Some Gave All
Some Gave All
I never had the pleasure of meeting my Uncle Pat, you see the war took him back in 1966. My oldest sister Barbie was the only niece from my dad he ever met, and she was just a baby, so she has no memory of him either. Brenda and I had never met him, but that doesn’t stop the tears from running down my face as I type this blog and it doesn’t stop the emotions from erupting from my heart as I edit the pictures of the articles my Granny clipped from the newspapers long ago. To read the words quoted from my daddy as he spoke of his only brother and to see the pain of losing a loved one in the faces of my dad, Granny, and aunts has taken its toll on me today. I am writing this blog for Memorial Day. The day that was set aside to remember that some gave all.
My daddy, William C. McGee, had already served one “hitch” in the army. When he got out, he and Uncle Pat worked in construction for a while. Work was scarce one winter so January 1963 they decided to enlist together. They were stationed together for a while in Korea.
“He liked the Army while we were together in Korea because he could see where he was going.” My daddy informed the newspaper.
Late one evening a short simple telegram informed my Granny of the horrible news:
“The Secretary of the Army has asked me to express his deep regret that your son Sgt. Pat W. McGee died in Viet Nam on Dec. 5, 1966. He was on combat operation when he was hit by fragments from a hostile Claymore mine. Please accept my deepest sympathy.”
I can only wonder how many more mothers received this sort of notice to tell them their baby had been killed in a war, a war that didn’t make since even to those fighting it. A war people remember as Vietnam.
“Pat didn’t mind fighting, he just couldn’t see what we were fighting for,” my daddy told the reporter.
Uncle Pat was about 30 miles from Saigon when he was killed by the mine.
Apparently it was a U.S. mine that had been stolen by the enemy and used against our troops. Uncle Pat had complained about the theft of American supplies by the Viet Cong in some of his letters home.
The article quoted President Lincoln in his Gettysburg address :
Four score and seven years ago our fathers brought forth on this continent, a new nation, conceived in Liberty, and dedicated to the proposition that all men are created equal. Now we are engaged in a great civil war, testing whether that nation, or any nation so conceived and so dedicated, can long endure. We are met on a great battlefield of that war. We have come to dedicate a portion of that field, as a final resting place for those who here gave their lives that that nation might live. It is altogether fitting and proper that we should do this. But, in a larger sense, we can not dedicate – we can not consecrate – we can not hallow – this ground. The brave men, living and dead, who struggled here, have consecrated it, far above our poor power to add or detract. The world will little note, nor long remember what we say here, but it can never forget what they did here. It is for us the living, rather, to be dedicated here to the unfinished work which they who fought here have thus far so nobly advanced. It is rather for us to be here dedicated to the great task remaining before us – that from these honored dead we take increased devotion to that cause for which they gave the last full measure of devotion – that we here highly resolve that these dead shall not have died in vain – that this nation, under God, shall have a new birth of freedom – and that government of the people, by the people, for the people, shall not perish from the earth. President Abraham Lincoln November 1863 stating that Uncle Pat had given the “last full measure” of devotion, he gave all.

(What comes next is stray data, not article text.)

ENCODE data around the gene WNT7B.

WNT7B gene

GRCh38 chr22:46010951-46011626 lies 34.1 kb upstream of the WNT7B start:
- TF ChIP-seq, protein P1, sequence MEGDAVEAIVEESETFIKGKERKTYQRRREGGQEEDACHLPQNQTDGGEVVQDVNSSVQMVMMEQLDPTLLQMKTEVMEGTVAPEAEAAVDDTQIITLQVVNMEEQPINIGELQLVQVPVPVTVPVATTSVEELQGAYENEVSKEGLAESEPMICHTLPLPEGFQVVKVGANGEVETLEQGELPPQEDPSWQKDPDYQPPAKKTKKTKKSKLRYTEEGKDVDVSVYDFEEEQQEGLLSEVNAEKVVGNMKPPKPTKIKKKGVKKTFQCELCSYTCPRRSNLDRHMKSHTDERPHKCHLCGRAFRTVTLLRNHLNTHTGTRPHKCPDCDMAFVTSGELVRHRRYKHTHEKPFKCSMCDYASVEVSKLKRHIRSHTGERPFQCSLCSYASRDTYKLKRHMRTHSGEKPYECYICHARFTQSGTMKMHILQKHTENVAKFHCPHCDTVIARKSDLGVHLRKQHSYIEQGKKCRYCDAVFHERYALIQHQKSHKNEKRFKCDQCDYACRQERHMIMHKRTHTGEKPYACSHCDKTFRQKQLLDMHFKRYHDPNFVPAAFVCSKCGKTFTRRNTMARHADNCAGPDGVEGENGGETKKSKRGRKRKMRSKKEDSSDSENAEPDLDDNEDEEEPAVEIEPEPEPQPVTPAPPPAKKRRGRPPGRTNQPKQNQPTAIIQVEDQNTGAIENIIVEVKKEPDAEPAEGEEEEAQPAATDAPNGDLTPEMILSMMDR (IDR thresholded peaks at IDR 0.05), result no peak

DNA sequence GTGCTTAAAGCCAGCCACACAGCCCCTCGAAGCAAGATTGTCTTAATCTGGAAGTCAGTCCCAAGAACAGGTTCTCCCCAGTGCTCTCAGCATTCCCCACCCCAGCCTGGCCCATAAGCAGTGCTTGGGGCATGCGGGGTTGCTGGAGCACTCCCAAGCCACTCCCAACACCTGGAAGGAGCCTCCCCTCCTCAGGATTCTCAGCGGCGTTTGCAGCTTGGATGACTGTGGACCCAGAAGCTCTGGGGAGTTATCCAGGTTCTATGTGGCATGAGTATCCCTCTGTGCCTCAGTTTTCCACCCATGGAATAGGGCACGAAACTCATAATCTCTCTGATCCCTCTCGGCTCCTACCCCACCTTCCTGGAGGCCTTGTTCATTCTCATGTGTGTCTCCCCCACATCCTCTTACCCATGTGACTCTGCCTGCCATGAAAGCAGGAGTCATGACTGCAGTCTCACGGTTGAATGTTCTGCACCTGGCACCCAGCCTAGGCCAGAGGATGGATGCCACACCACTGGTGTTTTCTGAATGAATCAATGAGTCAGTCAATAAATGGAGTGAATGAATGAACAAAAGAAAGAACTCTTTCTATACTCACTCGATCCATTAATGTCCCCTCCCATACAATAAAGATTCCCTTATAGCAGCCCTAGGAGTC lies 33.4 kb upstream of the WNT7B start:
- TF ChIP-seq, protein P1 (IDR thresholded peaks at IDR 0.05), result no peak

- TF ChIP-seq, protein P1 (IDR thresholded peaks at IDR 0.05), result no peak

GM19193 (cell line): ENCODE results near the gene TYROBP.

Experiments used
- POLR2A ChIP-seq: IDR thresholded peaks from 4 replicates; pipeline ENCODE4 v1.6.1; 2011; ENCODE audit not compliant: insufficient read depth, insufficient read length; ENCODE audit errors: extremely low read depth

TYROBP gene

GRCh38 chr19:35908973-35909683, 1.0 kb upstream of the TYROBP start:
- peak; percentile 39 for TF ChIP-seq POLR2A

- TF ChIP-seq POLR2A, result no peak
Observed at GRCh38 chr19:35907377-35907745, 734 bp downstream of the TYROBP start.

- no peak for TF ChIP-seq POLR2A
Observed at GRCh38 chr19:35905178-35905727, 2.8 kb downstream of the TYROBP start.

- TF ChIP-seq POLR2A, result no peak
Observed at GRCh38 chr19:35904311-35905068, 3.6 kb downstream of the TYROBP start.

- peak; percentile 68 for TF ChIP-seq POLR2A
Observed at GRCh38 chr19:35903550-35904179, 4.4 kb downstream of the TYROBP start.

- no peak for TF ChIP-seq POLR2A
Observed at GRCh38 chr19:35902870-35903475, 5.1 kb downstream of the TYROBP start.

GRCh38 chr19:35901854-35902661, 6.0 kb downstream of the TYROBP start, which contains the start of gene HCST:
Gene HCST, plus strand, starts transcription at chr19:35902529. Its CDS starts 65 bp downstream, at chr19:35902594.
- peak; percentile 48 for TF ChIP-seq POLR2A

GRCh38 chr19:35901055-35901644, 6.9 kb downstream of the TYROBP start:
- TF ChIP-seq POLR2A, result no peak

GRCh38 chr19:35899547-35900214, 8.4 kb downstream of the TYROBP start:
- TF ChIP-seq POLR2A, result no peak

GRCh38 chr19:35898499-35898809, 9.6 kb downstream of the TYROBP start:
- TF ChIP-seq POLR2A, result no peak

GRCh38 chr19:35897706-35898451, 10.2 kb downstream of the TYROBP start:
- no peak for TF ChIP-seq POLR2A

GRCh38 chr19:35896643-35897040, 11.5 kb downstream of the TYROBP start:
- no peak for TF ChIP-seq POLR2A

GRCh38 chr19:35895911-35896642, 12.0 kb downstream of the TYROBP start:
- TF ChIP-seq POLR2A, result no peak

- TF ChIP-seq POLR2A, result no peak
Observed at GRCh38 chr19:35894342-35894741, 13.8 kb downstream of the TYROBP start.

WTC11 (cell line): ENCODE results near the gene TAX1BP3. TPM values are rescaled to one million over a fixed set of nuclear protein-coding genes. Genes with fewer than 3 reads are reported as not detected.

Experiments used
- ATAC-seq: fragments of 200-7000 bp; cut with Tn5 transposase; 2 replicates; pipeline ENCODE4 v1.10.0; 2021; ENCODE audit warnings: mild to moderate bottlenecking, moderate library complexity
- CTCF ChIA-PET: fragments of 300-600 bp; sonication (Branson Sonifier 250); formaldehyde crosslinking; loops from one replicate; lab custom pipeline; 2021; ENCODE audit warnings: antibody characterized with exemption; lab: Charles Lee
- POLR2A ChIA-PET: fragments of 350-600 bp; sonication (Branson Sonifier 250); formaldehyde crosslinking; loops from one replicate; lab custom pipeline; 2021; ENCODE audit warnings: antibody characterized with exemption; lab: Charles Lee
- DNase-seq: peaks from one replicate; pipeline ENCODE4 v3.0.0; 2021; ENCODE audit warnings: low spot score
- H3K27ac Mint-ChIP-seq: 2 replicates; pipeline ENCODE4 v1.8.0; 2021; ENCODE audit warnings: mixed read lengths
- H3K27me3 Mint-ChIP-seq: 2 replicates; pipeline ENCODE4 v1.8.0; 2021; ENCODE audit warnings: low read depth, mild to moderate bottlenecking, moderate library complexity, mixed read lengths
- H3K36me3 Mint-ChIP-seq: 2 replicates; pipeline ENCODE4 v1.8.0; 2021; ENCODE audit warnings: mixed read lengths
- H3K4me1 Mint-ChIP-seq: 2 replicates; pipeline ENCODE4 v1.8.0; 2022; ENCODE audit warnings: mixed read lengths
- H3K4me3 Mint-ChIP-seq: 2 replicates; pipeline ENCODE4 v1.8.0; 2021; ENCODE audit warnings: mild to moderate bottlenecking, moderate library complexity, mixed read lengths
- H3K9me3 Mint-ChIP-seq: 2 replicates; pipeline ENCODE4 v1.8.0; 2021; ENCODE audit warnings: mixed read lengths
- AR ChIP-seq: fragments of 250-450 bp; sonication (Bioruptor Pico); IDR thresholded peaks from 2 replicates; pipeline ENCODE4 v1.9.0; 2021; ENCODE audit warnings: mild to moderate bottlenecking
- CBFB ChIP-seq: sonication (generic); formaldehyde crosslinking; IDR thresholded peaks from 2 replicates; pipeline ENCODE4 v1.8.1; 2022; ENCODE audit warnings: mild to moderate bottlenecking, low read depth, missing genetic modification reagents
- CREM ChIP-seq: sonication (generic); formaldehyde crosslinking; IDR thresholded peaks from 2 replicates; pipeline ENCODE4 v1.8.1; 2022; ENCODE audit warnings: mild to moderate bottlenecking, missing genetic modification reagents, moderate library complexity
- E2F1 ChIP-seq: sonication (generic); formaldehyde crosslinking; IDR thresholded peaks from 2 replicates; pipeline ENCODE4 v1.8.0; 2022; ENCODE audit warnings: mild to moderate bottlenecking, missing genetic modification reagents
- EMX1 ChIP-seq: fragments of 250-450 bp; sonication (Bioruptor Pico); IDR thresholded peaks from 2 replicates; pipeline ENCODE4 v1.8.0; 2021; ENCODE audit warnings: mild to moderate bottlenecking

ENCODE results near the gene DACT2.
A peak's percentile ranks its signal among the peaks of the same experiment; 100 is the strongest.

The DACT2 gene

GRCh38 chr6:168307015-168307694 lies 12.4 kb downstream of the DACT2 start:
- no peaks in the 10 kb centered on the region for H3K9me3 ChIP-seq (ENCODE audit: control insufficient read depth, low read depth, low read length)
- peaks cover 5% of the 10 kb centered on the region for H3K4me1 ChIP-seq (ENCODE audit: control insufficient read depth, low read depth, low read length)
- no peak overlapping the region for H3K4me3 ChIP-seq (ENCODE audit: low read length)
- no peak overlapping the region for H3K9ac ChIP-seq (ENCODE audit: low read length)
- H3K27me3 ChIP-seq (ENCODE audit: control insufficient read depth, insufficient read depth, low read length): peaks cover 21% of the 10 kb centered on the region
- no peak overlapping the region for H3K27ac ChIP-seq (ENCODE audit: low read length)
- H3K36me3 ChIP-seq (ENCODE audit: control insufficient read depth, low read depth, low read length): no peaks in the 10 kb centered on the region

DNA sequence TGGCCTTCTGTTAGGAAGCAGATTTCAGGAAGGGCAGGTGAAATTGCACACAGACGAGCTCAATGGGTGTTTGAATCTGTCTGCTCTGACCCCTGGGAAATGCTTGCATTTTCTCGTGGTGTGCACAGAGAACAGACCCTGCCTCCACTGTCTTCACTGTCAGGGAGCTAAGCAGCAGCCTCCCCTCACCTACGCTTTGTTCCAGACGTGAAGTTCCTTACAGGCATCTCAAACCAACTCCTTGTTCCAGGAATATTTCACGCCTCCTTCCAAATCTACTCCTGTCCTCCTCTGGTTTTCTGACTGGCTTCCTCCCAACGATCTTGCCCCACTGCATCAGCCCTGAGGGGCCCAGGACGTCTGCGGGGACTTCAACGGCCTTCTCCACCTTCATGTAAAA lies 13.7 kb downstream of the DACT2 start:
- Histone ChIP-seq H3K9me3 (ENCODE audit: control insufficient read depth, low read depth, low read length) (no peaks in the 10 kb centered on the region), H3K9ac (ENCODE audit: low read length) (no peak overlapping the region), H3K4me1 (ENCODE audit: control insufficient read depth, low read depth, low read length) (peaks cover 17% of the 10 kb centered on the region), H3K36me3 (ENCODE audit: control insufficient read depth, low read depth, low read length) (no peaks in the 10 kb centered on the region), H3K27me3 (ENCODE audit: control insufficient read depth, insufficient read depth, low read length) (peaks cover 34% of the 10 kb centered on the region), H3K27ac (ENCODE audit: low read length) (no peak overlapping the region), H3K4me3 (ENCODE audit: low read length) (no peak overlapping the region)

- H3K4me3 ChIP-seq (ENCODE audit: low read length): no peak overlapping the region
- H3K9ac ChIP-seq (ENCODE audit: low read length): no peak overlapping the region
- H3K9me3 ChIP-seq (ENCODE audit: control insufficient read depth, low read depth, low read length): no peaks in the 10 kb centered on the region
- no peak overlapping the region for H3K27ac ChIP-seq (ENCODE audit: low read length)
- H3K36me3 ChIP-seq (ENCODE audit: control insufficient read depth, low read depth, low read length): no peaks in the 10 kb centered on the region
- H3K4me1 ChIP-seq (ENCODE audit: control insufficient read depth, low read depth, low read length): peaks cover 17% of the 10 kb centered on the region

My Granny said it was a ceremony she would never forget. She was proud of her son, if it was his time to go she was proud he did in defense of his county. “He gave so much for so little in return.”
Thank you Uncle Pat, your nieces and nephews and great nieces and nephews will never forget you or your sacrifice you gave so that we and others can have the freedom you fought and ultimately died for.
Sgt. Pat Weldon McGee
July 18, 1944 – Dec. 5, 1966
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